People from different cultures often do not always read each other right. One example of this is the distance that they stand apart when talking face to face to strangers or acquaintances. In some cultures, people stand much closer to each other than we do, meaning that the American keeps backing up when talking with someone he doesn't know well.
Now neuroscientists have found the brain structure that is responsible for our sense of personal space. Since different cultures express it differently, are our BRAINS different as well? The brain structure that controls this is the amygdale, a pair of almond-shaped regions located in the medial temporal lobes in the front of the brain. It is also considered the source of emotion in the brain.
Scientists who have studied this know that the average distance that people who don't know each other well prefer to stand apart from each other is about two feet. Across cultures, accepted interpersonal distances can vary dramatically, with individuals who live in cultures where space is at a premium (such as China or Japan) tolerant of much closer distances than individuals than in the US. Our preferred personal distance can vary depending on our situation, making us far more willing to accept less space in a crowded subway car than we would be at the office.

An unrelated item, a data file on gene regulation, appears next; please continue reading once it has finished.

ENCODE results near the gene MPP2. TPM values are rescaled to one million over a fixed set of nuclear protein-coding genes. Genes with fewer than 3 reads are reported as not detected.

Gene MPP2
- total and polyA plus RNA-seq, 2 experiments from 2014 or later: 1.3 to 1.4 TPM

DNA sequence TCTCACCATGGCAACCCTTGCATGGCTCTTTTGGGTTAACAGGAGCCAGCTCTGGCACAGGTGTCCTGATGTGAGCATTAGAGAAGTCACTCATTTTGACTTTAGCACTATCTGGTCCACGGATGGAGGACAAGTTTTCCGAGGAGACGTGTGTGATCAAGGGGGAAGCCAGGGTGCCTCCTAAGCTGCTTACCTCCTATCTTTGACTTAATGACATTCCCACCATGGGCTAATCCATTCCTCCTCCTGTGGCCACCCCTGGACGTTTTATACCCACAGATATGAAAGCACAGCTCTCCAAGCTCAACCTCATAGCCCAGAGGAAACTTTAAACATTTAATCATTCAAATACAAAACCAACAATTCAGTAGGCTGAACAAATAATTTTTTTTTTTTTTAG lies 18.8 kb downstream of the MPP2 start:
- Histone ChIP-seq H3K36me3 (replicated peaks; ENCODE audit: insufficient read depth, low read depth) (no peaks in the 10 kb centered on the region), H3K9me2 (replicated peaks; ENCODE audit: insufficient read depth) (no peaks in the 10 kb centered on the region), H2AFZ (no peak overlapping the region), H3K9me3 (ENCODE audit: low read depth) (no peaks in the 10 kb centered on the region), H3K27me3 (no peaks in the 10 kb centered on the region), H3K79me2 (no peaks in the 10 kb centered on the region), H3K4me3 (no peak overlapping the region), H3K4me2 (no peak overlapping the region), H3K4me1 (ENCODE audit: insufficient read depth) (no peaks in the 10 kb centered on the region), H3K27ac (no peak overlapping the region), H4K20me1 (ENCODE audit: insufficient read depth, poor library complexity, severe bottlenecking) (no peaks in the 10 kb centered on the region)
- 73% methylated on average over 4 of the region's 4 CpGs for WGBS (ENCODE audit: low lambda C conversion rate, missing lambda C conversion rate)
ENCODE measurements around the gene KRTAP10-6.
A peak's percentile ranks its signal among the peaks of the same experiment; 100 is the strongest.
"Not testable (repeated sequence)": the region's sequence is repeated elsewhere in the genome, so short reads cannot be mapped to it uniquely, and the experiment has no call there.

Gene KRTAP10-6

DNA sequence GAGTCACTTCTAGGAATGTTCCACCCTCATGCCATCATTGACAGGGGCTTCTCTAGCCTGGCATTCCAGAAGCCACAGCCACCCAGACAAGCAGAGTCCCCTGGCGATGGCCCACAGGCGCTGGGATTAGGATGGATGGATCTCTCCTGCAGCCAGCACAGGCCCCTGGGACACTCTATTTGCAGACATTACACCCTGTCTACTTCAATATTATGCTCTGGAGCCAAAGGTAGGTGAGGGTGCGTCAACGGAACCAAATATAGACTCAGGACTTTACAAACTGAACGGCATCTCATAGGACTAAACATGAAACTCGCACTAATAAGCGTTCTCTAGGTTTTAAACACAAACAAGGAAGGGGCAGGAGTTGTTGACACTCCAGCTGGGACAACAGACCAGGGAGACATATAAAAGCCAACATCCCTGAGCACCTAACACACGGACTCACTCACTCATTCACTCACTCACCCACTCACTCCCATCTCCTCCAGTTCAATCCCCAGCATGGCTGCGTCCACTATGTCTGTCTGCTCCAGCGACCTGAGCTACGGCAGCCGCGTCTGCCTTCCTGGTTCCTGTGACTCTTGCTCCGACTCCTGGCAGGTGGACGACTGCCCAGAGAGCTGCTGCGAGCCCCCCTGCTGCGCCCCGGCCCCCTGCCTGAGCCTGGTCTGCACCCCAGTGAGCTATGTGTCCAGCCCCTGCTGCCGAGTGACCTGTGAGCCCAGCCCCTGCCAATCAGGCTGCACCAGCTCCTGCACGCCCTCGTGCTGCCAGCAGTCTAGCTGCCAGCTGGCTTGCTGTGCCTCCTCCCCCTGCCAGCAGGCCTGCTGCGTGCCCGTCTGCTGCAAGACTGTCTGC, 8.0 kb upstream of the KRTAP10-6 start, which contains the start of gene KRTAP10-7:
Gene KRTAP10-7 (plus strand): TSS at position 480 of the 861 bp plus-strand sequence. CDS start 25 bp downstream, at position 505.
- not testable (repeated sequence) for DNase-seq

Biologist Daniel P. Kennedy says, "If you're in a culture where standing close to someone is the norm, you'd learn that was acceptable and your personal space would vary accordingly. Even then, if you violate the accepted cultural distance, it will make people uncomfortable, and the amygdala will drive that feeling."
If you know what you're doing, you can get as close as you want to the other people at our upcoming Stargate Conference in October, since these will all be people like you, who know that UFOs are real, and many of them will have had contact experiences. Don't delay: Make your reservation today!
Art credit: Dreamstime.com
NOTE: This news story, previously published on our old site, will have any links removed.